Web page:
As most of you know, we closed on a new (very old) home on Valentine’s Day of this year. Covered in 50 year old dingy carpet, layers of aged wallpaper, a pink bathroom, a dark, inefficient kitchen, and a yard overgrowing it all, this 100 year old property needed work. But of course we loved the price-point and the structure beneath it all: 10 foot ceilings throughout, the simple design and floor-plan, the front porch, and cozy nature of the property. We knew over time, we could change the other things. So we tore out the carpet, scrubbed and sealed the floors, pealed off wall paper, sanded walls, and painted everything white (except the wood floors). Literally.
For the sake of seeing the entire process, I’m going to back up a bit on our current kitchen project. This is what the kitchen looked like on closing day: drippy faucet, dirty sink and tile countertops, brown painted built-ins, off-white laminate flooring, no dishwasher or microwave, a really fantastic vintage stove/oven that didn’t fully work, and a serious lack of counter space.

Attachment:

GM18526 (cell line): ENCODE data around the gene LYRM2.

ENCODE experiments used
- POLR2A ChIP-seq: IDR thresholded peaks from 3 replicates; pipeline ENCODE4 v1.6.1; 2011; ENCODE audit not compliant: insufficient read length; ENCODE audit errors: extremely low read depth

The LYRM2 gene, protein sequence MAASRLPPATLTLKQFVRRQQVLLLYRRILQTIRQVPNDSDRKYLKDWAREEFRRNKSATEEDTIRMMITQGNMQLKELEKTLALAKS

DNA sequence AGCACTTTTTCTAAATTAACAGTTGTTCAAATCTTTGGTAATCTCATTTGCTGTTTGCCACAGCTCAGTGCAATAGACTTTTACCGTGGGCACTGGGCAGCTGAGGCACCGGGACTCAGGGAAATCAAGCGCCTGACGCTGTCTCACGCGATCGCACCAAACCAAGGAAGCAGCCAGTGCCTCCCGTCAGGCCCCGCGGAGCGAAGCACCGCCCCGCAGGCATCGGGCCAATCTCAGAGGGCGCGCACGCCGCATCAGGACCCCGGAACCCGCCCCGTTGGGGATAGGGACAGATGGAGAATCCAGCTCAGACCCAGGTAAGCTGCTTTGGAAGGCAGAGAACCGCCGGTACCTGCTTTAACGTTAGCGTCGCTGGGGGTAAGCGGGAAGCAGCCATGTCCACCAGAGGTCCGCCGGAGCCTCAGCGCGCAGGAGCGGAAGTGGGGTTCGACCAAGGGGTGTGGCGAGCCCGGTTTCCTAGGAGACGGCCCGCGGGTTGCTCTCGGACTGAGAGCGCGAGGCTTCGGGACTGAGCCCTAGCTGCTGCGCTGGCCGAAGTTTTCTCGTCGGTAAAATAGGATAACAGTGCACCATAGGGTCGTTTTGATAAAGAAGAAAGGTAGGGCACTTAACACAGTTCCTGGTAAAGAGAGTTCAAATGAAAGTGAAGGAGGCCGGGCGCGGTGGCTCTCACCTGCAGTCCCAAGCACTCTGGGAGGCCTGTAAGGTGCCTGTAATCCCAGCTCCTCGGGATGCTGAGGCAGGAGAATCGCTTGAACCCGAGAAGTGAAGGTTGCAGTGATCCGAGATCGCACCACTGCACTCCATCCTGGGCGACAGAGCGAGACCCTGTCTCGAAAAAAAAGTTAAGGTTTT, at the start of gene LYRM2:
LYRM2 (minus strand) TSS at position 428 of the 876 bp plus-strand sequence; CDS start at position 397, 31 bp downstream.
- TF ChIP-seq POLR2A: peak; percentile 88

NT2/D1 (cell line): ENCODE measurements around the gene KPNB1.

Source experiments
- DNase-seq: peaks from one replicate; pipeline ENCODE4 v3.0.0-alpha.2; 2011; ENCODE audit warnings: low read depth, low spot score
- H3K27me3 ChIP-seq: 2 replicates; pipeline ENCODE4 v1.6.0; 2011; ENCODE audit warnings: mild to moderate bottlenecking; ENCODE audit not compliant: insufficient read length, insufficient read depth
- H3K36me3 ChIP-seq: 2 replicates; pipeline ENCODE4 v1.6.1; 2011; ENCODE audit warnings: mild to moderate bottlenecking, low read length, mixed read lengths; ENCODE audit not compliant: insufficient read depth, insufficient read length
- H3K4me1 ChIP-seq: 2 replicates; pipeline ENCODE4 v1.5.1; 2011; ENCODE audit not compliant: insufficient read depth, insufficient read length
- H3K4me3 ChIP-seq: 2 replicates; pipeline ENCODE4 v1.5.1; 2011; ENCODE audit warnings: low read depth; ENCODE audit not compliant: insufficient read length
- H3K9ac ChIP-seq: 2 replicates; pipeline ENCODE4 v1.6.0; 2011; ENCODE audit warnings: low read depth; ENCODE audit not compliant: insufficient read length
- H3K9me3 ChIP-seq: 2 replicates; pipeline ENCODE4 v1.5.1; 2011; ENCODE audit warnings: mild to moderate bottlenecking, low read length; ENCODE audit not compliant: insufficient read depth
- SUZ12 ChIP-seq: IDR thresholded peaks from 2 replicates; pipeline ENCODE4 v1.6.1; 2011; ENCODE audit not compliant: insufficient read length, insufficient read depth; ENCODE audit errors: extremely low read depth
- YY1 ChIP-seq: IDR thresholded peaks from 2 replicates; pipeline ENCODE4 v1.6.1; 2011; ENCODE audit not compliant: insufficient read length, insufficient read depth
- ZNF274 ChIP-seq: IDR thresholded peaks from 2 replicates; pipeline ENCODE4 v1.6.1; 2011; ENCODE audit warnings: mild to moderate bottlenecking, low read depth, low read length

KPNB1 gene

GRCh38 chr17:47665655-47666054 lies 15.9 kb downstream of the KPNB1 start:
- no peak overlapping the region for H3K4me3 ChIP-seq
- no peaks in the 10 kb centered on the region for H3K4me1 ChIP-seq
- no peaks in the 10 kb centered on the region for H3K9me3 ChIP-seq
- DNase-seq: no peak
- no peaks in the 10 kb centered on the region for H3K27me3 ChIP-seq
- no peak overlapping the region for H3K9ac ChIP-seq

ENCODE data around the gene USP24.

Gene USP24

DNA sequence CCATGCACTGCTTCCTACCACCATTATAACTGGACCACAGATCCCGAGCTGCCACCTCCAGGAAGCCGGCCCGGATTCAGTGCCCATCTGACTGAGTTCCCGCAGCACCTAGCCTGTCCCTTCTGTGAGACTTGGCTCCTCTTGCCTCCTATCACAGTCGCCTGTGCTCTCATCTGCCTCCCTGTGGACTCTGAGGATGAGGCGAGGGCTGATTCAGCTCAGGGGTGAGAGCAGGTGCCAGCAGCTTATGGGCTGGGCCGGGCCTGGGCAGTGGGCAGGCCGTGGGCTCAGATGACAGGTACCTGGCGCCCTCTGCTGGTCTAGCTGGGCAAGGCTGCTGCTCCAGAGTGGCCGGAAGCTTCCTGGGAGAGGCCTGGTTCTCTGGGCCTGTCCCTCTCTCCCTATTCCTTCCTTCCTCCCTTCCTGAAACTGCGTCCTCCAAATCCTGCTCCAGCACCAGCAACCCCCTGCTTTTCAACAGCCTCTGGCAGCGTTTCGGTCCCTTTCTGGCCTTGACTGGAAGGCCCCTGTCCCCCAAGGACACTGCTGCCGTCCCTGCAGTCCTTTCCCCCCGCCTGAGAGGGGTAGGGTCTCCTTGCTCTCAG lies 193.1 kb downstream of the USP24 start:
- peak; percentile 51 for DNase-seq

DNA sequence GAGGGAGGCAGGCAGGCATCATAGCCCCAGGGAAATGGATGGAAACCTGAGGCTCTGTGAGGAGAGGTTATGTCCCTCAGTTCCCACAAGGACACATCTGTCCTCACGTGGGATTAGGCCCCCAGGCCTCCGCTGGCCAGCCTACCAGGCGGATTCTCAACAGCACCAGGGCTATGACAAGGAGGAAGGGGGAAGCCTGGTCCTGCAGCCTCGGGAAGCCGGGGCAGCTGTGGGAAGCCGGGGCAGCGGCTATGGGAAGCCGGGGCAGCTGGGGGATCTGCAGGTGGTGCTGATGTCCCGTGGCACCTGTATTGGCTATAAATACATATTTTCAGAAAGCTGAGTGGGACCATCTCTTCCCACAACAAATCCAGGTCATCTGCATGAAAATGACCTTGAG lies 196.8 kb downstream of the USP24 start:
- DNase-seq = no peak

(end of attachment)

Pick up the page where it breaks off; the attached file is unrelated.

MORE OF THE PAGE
Before we moved in, our goal was simply to brighten the overall aesthetic of the kitchen with paint and wait for a larger remodel until next year. This was phase 01: paint everything white (even the tile countertops which we knew would peel) and remove the cabinet doors and the weird shelf on the partial wall. Our home warranty replaced the stove/oven (but we kept the old one to eventually restore) and we found a cheap, simple fridge on Craigslist to use (since we sold our previous with our last home).
Can we just pause for a moment and discuss the power of paint? Seriously. Paint makes such a powerful impact on a space. We used Benjamin Moore’s Chantilly Lace in the Eggshell Finish and painted the built-ins with oil-based semi-gloss in the same color. Although we originally planned to pause here, if you follow me on Instagram, you know we didn’t. I’ll share more photos and story later this week.